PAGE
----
HTC One and Samsung Galaxy S 4 Google Play edition Review - Nearly Nexusby Brian Klug on June 26, 2013 1:00 PM EST
Samsung Galaxy S 4 GPe
As mentioned before the SGS4 GPe includes a few subtle UI changes beyond completely stock. In addition to the black background with no gradient thing, it also supports the S-View Flip Covers, which necessitates a different lock screen. I noticed this almost immediately since it isn’t styled at all like the stock lock screen with its heavier weight hour digits and centering. The tradeoff is the same behavior with the flip cover as the normal SGS4 which is perhaps one of the coolest new features of the device. I tested with my Flip Cover and everything worked like I remember it working on the normal SGS4.
Something that isn’t noted but shared between the two is a feature which I know will make a few people happy. Samsung’s ServiceMode (*#0011#) Field Test application is still thankfully present, which exposes all of the network connectivity details I’m craving, like LTE channel bandwidth, band, RSRP, RSRQ, and a few others.
Oh also the temperature, humidity, and barometer sensors are all still there. I know this was something a few speculated would be gone, but there they are.
The features that are unique to the SGS4 that I haven’t mentioned aren’t there. Obviously all the Samsung-specific features which require Samsung apps like Air View, Air Gesture, and S Beam are gone. Likewise there’s no Smart Stay or Smart Scroll or Multi Window. None of that should be a surprise since it isn’t a part of AOSP and thus wasn’t ever going to get included. I can't say I miss any of that.
Likewise the display mDNIe settings are absent on SGS4, there’s no adapt display screen mode settings or auto adjust screen tone settings, and no toggle for high touch sensitivity. The tradeoff is that I honestly kind of always loathed the mDNIe settings and auto screen tone slider and overaggressive brightness policing that Samsung included.
Although the SGS4 GPe includes a functional microSDXC card slot, the balkanization of SD card support on Android leaves it only marginally useful here. The stock camera app for example cannot choose the SD card as a storage target, which is my major use case for it beyond acting as a Spotify offline cache. Likewise application location is how it was before the recent SGS4 update that enabled moving apps to SD cards – it’s not there. Basically if you want to use the SD card you’re left to third party applications and use as a dumb storage location for movies and other offline media. That said the big improvement on the storage front is a lightweight preload compared to the bloated SGS4, with 12.65 GB of the 16 GB usable on SGS4 GPe.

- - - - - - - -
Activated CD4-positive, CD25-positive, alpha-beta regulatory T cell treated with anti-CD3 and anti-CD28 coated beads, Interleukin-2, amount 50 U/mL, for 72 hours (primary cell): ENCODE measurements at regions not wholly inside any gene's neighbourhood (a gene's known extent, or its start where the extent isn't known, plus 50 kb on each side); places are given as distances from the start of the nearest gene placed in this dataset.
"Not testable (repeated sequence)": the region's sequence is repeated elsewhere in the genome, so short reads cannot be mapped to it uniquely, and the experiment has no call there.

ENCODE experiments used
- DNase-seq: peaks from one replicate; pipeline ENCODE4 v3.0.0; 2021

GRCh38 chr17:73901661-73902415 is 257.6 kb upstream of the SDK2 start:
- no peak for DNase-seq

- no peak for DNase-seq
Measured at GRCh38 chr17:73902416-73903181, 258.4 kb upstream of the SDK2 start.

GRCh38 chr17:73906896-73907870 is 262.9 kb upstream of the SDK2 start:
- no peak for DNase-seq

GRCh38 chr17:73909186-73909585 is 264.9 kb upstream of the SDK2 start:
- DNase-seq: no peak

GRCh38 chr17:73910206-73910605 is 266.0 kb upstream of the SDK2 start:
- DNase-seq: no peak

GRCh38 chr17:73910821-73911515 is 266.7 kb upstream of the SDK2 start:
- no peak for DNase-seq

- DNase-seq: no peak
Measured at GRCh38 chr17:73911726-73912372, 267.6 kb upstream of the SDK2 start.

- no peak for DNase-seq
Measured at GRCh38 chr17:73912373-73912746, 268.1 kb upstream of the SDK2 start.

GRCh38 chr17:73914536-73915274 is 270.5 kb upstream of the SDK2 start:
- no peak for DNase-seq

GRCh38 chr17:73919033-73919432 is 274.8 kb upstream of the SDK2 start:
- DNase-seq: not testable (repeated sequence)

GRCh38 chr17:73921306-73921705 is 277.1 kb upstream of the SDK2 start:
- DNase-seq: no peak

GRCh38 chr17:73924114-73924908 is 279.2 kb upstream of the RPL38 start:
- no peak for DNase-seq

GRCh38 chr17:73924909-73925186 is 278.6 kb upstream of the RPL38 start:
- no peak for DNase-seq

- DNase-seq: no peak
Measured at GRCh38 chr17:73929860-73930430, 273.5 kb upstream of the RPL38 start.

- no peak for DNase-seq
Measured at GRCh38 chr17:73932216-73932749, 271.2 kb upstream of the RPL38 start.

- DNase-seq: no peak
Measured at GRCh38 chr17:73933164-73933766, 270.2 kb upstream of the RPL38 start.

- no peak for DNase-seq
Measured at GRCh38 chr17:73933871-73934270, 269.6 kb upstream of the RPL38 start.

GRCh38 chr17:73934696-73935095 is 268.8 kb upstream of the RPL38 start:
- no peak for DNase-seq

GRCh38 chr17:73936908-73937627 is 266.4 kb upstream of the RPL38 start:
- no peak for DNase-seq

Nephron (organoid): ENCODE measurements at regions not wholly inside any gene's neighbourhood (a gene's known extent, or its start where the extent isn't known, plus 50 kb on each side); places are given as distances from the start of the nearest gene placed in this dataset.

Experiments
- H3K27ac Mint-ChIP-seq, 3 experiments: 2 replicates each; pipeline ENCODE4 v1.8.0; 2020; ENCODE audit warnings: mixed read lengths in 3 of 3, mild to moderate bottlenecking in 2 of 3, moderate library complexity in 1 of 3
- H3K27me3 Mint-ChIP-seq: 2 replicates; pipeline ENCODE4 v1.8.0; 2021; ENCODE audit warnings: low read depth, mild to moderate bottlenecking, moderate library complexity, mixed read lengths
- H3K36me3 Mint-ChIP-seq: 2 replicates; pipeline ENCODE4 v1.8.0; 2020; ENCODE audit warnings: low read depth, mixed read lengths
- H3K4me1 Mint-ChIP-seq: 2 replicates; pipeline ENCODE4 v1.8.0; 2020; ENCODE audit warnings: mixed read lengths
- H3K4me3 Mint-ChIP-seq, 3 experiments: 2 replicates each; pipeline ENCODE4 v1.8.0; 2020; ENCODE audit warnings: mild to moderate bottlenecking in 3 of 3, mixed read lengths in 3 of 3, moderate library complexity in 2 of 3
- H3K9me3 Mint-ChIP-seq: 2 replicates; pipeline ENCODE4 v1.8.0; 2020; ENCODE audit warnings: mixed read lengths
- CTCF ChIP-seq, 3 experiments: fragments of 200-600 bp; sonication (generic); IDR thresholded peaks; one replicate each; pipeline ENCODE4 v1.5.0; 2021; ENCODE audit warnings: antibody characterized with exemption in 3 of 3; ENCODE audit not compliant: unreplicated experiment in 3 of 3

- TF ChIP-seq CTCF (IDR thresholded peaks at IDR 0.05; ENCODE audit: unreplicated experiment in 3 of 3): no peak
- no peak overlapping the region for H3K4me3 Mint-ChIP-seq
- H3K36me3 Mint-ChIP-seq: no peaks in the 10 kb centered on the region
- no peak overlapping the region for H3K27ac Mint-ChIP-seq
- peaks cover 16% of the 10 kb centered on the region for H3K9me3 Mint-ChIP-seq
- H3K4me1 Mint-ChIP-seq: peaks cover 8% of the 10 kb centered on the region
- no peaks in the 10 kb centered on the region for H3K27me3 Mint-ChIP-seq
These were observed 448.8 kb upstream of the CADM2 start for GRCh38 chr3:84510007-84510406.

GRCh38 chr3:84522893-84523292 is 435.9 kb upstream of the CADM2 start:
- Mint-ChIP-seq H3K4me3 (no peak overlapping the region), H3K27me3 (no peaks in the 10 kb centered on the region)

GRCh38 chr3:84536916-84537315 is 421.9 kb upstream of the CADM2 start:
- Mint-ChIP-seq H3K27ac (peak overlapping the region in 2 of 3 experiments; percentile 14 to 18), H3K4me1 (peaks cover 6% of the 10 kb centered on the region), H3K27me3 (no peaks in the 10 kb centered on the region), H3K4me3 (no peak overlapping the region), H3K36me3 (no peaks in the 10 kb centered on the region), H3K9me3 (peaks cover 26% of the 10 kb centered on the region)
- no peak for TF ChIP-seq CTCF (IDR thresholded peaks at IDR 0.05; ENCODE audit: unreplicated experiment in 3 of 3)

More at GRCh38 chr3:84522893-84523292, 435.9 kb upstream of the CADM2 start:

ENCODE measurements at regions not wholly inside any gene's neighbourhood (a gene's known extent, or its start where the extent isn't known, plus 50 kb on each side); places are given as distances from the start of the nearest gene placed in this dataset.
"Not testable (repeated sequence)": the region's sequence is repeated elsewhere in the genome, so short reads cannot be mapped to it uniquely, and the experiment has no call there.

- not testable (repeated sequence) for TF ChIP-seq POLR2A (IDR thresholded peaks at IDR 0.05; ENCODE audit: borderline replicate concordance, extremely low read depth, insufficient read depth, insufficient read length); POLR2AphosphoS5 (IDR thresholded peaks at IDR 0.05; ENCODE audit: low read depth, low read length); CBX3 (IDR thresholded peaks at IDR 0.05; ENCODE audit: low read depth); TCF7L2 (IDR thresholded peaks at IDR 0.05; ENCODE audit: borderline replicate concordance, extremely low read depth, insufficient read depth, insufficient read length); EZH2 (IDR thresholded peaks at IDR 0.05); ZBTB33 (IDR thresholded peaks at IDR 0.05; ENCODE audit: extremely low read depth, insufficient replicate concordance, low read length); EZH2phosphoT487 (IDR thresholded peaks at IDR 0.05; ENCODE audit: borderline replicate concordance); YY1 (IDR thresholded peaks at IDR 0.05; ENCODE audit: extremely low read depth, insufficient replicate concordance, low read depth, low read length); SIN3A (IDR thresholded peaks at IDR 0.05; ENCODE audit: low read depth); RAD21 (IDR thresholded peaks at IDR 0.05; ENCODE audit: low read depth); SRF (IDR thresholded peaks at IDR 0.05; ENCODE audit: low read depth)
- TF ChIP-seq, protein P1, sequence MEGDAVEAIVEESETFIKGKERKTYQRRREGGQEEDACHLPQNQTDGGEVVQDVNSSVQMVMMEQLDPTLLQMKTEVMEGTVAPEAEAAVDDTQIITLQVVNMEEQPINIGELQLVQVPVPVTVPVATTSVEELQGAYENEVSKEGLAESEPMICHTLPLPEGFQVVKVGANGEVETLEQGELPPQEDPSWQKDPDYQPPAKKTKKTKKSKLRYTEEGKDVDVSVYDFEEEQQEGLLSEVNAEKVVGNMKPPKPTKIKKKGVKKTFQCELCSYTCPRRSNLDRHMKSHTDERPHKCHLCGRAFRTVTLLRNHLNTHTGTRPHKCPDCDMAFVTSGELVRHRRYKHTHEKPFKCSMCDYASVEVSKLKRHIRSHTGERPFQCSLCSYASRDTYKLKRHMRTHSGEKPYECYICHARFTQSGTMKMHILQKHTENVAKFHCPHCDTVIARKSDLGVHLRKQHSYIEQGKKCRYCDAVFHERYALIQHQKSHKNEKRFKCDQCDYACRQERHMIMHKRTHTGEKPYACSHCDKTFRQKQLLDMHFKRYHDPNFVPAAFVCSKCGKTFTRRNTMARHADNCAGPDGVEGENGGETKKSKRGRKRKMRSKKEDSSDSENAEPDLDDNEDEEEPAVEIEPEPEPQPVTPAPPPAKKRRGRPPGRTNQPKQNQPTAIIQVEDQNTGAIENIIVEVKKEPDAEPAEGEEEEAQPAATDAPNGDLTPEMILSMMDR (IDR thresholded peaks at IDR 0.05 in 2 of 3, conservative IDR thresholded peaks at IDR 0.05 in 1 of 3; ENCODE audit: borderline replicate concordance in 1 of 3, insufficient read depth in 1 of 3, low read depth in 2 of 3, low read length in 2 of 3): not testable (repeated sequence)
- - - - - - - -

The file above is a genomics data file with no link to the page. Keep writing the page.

I miss Samsung's camera application, but more on that later.
A curious change between the SGS4 and SGS4 GPe is the behavior of the physical home button. Long pressing on the button triggers the multitasking app switcher interface on the stock SGS4. Doing so on SGS4 GPe triggers Google Now. To get into the app switcher you have to quickly double tap the home button. It’s taking me a while to get used to that button change, so much so that right now every time I want to use the multitasking window I inadvertently launch Google Now. Google apparently feels strongly enough about Google Now being long-press Home that it's willing to mix that behavior up. Also absent are the power saver options which change the governor on the CPU.
Finally support for the IR Tx/Rx functions and BT 4.0 APIs that are Samsung’s own are not there. BT 4.0 (Smart Ready) will no doubt come with the next release of Android as discussed during I/O. Lastly there’s different vibration unit tuning of course and notification LED colors for some things.
HTC One GPe
One of the headliner features of the HTC One is the Beats experience, branded as BoomSound. The BoomSound experience really is the branding for everything audio on the HTC One, but what thankfully is surfaced on the GPe One is the Beats toggle under Audio. This software component controls the DSP and software features, and things like impedance matching for Beats headsets.
HTC’s UltraPixel camera tuning and features like OIS are likewise enabled. This isn’t super surprising since that’s largely a matter of kernel support and the right hardware, which is unchanged. HTC’s camera tuning is there however.
The features that are unique to Sense 5 are obviously absent. BlinkFeed which was useful from time to time (even though I always changed my home screen to a widget pane rather than BlinkFeed) is not there. Obviously all the Sense 5 UI styling (widgets, themes, icons) are gone as well. The custom gallery with Zoes and the Highlights reel, a huge part of the HTC One imaging experience isn't there either. Auto Sleep display timeout isn't included, nor are the backup features which HTC made.
I definitely miss the Sense 5 camera application, but again, more on that later.
Likewise the power saver and sleep mode options which I used religiously on the normal HTC One is obviously gone on the HTC One GPe. The result is a possible battery life delta between the two. I never noticed much of a performance difference with it ticked, and appreciated the increase in battery longevity.
Finally just like the SGS4 GPe, support for the IR Tx/Rx functions and BT 4.0 APIs that are HTC's own are not there. BT 4.0 (Smart Ready) will no doubt come with the next release of Android as discussed during I/O. I'm not sure what Google's plans are to address the API situation for IR Tx/Rx. I'm not totally positive, but I believe support for Bluetooth A2DP Apt-X codec is absent as well. Lastly there’s different vibration unit tuning of course and slight behavior changes to the LED color during the charging curve.